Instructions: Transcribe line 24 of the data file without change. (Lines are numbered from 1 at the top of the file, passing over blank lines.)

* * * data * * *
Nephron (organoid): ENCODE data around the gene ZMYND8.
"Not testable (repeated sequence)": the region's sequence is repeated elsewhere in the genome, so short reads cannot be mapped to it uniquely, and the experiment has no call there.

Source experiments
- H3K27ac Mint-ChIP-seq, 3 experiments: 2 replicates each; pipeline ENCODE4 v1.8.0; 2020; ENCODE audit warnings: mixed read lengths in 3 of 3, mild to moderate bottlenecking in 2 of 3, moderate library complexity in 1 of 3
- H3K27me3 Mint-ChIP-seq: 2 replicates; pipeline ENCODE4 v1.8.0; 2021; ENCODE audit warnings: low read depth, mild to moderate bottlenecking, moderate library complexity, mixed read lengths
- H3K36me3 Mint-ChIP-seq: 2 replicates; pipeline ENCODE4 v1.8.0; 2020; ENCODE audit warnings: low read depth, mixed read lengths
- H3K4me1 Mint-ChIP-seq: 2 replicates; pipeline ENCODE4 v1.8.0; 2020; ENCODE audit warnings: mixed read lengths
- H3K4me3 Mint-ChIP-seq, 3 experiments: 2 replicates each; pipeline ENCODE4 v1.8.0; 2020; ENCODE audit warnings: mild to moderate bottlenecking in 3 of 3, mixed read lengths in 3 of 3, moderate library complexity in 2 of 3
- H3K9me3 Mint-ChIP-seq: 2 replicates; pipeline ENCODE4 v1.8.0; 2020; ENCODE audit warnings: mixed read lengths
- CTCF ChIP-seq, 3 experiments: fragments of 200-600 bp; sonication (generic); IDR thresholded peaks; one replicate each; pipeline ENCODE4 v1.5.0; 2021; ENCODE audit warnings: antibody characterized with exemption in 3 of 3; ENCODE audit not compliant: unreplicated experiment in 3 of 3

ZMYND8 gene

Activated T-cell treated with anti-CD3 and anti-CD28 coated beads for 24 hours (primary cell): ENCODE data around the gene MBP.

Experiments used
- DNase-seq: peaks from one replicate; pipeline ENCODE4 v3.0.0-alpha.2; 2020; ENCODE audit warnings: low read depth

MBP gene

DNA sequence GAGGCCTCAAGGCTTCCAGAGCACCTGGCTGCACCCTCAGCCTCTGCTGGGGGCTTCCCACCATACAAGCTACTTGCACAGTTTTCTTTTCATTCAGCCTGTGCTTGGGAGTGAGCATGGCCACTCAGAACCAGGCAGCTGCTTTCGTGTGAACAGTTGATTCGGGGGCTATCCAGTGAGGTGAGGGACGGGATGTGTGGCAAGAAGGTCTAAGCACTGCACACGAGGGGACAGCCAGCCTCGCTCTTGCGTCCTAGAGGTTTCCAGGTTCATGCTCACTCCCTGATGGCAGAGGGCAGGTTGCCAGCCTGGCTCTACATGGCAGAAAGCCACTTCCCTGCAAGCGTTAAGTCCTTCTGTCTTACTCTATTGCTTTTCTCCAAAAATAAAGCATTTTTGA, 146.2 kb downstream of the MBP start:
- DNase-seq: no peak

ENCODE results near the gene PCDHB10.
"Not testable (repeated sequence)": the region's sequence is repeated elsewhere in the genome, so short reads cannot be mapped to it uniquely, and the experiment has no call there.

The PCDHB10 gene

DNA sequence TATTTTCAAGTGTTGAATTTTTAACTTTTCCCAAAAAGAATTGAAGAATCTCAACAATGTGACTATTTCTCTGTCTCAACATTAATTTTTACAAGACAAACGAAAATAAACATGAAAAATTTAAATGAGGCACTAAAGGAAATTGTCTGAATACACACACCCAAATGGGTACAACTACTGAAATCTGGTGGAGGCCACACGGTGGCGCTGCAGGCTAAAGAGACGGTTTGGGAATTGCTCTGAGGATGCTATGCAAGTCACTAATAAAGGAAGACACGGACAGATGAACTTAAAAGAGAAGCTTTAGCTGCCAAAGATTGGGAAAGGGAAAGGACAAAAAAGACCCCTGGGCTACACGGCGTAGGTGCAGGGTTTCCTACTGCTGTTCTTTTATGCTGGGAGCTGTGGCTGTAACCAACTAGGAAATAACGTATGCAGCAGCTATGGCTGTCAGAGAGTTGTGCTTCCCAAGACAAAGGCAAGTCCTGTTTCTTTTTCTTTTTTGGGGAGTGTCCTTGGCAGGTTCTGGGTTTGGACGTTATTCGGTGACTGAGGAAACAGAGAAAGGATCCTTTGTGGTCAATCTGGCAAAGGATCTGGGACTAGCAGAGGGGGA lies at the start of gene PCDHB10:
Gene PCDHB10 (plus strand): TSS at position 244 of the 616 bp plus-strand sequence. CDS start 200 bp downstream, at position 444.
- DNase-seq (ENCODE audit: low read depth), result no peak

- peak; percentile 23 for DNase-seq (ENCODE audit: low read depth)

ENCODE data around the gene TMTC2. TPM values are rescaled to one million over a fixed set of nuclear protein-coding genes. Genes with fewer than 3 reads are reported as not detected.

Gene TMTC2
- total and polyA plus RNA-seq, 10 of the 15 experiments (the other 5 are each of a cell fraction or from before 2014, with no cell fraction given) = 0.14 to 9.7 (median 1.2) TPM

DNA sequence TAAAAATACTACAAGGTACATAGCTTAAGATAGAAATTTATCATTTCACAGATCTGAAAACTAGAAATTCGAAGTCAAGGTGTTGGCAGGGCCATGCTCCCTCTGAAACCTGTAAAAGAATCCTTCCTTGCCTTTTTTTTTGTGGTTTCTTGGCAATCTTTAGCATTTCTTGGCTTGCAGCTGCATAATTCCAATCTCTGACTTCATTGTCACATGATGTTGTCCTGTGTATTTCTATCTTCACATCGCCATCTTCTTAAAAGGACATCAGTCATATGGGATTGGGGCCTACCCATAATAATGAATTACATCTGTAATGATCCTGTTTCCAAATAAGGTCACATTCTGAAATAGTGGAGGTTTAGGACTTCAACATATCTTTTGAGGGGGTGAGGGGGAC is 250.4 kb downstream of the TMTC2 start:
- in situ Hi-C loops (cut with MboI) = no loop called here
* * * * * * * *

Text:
- peak; percentile 23 for DNase-seq (ENCODE audit: low read depth)